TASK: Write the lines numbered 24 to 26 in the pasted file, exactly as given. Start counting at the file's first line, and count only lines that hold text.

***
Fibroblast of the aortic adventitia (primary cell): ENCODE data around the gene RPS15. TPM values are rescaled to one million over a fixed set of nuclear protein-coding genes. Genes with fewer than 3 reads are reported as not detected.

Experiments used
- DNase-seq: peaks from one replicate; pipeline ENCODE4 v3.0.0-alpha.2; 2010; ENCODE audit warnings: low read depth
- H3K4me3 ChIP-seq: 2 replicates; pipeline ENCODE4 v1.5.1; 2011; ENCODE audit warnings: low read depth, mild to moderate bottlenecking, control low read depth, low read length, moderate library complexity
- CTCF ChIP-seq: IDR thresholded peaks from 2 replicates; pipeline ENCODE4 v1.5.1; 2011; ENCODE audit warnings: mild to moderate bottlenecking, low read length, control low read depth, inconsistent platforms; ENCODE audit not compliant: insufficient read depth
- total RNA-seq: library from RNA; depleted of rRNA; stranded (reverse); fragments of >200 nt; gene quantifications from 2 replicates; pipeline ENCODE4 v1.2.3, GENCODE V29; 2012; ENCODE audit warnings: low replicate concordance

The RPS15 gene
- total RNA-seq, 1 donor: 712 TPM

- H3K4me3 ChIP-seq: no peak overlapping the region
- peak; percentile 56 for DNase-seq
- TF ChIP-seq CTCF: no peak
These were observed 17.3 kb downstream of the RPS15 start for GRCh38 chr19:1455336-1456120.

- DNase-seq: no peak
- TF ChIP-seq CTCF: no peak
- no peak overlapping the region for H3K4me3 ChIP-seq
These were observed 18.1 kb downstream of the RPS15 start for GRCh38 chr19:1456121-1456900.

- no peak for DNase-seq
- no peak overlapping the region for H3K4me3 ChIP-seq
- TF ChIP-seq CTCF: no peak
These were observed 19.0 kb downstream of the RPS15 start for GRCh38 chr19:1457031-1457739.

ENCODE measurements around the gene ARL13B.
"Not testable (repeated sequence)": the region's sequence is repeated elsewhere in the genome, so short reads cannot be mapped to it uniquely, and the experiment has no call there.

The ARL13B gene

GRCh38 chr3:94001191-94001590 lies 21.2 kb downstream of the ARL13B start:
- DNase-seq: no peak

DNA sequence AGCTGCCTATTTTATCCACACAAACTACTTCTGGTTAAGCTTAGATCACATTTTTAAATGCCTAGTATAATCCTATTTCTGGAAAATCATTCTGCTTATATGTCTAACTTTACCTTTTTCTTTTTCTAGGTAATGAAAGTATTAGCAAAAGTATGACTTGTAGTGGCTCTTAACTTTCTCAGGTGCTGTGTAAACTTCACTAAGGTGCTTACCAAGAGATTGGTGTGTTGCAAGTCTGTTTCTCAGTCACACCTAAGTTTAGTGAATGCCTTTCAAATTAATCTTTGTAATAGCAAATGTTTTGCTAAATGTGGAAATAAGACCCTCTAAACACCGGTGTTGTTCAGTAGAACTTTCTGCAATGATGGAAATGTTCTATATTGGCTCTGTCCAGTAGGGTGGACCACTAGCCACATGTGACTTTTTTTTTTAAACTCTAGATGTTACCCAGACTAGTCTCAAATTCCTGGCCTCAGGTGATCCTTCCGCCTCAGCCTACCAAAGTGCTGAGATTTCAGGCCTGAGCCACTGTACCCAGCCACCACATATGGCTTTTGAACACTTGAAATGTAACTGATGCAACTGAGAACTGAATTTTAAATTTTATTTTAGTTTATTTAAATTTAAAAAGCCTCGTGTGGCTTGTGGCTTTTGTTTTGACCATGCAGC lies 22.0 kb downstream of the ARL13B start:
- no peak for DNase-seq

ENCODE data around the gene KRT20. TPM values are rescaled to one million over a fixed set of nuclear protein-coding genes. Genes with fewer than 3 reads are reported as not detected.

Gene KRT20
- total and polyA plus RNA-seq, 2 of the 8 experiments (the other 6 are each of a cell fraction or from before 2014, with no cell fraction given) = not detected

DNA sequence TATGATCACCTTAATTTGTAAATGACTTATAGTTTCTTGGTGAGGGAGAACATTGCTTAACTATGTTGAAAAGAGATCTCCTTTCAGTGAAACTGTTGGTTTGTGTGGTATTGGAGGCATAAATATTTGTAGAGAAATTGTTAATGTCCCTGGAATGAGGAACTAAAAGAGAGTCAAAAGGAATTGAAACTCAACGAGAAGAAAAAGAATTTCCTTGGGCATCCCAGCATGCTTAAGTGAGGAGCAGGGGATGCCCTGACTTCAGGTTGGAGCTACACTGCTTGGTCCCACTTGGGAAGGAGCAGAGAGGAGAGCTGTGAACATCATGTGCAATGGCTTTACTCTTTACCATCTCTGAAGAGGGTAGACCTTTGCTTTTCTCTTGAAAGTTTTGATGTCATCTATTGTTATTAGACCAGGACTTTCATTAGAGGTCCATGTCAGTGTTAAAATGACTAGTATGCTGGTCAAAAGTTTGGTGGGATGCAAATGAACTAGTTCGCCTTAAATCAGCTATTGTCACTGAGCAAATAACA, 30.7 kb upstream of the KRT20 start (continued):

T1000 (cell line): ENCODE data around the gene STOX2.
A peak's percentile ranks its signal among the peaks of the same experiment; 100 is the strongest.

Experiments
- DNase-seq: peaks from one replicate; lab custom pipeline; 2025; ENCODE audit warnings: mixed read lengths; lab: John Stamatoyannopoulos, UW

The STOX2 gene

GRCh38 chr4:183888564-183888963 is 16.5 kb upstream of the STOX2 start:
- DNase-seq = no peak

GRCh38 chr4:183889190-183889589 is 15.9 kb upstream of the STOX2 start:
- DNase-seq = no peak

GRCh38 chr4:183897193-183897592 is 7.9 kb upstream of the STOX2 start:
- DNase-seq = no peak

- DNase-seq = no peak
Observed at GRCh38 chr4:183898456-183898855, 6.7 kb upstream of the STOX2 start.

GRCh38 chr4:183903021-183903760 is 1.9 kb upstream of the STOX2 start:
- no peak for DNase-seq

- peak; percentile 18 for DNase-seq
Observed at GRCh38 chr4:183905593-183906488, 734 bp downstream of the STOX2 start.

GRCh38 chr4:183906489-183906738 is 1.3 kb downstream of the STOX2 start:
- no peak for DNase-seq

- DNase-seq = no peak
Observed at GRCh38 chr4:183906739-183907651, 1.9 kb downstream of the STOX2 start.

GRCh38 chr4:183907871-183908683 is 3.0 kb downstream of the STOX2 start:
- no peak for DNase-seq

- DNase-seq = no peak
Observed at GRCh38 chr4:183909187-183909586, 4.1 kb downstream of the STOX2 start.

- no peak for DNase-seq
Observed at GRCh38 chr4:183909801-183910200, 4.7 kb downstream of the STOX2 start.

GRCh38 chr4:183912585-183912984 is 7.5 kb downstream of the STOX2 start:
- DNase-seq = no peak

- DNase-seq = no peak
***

GRCh38 chr3:94001191-94001590 lies 21.2 kb downstream of the ARL13B start:
- DNase-seq: no peak

DNA sequence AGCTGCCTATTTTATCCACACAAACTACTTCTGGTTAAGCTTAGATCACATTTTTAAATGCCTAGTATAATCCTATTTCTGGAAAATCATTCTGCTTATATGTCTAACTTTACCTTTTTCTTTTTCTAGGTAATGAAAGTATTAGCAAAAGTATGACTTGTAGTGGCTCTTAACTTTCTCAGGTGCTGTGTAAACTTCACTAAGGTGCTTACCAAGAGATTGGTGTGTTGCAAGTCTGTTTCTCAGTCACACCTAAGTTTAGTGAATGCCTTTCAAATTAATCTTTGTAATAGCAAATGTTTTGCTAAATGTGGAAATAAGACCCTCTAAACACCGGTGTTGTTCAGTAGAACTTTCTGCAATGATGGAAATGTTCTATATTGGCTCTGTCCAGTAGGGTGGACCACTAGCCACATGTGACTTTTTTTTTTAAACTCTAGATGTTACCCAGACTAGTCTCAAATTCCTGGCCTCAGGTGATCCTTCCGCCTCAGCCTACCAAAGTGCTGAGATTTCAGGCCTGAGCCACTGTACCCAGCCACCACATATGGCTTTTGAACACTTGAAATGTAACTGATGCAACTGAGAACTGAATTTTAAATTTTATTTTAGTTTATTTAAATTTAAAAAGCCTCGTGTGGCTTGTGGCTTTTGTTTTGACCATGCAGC lies 22.0 kb downstream of the ARL13B start: